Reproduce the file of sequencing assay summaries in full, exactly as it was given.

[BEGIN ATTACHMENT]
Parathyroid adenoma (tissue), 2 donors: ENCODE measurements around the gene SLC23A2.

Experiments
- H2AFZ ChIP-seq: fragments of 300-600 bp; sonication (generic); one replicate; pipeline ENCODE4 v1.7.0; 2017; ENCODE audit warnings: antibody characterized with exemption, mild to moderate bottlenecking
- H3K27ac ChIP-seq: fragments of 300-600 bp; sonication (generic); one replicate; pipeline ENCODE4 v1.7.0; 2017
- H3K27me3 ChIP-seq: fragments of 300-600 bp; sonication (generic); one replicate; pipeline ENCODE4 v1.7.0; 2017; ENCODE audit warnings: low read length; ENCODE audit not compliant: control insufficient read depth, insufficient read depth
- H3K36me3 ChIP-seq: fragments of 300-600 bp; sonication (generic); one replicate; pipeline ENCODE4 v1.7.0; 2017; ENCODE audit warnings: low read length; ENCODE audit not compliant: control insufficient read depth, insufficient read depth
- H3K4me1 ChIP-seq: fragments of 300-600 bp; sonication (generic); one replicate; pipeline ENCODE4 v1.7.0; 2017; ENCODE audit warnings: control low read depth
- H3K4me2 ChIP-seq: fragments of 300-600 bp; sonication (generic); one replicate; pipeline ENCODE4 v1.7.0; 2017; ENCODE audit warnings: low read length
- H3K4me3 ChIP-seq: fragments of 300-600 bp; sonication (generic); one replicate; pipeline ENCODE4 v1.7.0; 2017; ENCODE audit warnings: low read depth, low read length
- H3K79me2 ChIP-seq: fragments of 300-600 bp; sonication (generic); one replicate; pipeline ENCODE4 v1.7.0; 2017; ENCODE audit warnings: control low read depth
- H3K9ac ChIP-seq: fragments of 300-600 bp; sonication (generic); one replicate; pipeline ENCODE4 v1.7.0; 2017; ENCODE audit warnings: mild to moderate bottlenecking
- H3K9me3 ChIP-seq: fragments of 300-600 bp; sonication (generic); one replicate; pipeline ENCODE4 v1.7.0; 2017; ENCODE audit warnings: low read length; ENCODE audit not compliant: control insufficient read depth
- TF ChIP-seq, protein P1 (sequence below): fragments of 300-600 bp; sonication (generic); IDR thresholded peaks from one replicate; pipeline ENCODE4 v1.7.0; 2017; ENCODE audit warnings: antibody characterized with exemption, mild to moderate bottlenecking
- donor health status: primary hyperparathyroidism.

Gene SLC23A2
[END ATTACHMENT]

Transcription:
Parathyroid adenoma (tissue), 2 donors: ENCODE measurements around the gene SLC23A2.

Experiments
- H2AFZ ChIP-seq: fragments of 300-600 bp; sonication (generic); one replicate; pipeline ENCODE4 v1.7.0; 2017; ENCODE audit warnings: antibody characterized with exemption, mild to moderate bottlenecking
- H3K27ac ChIP-seq: fragments of 300-600 bp; sonication (generic); one replicate; pipeline ENCODE4 v1.7.0; 2017
- H3K27me3 ChIP-seq: fragments of 300-600 bp; sonication (generic); one replicate; pipeline ENCODE4 v1.7.0; 2017; ENCODE audit warnings: low read length; ENCODE audit not compliant: control insufficient read depth, insufficient read depth
- H3K36me3 ChIP-seq: fragments of 300-600 bp; sonication (generic); one replicate; pipeline ENCODE4 v1.7.0; 2017; ENCODE audit warnings: low read length; ENCODE audit not compliant: control insufficient read depth, insufficient read depth
- H3K4me1 ChIP-seq: fragments of 300-600 bp; sonication (generic); one replicate; pipeline ENCODE4 v1.7.0; 2017; ENCODE audit warnings: control low read depth
- H3K4me2 ChIP-seq: fragments of 300-600 bp; sonication (generic); one replicate; pipeline ENCODE4 v1.7.0; 2017; ENCODE audit warnings: low read length
- H3K4me3 ChIP-seq: fragments of 300-600 bp; sonication (generic); one replicate; pipeline ENCODE4 v1.7.0; 2017; ENCODE audit warnings: low read depth, low read length
- H3K79me2 ChIP-seq: fragments of 300-600 bp; sonication (generic); one replicate; pipeline ENCODE4 v1.7.0; 2017; ENCODE audit warnings: control low read depth
- H3K9ac ChIP-seq: fragments of 300-600 bp; sonication (generic); one replicate; pipeline ENCODE4 v1.7.0; 2017; ENCODE audit warnings: mild to moderate bottlenecking
- H3K9me3 ChIP-seq: fragments of 300-600 bp; sonication (generic); one replicate; pipeline ENCODE4 v1.7.0; 2017; ENCODE audit warnings: low read length; ENCODE audit not compliant: control insufficient read depth
- TF ChIP-seq, protein P1 (sequence below): fragments of 300-600 bp; sonication (generic); IDR thresholded peaks from one replicate; pipeline ENCODE4 v1.7.0; 2017; ENCODE audit warnings: antibody characterized with exemption, mild to moderate bottlenecking
- donor health status: primary hyperparathyroidism.

Gene SLC23A2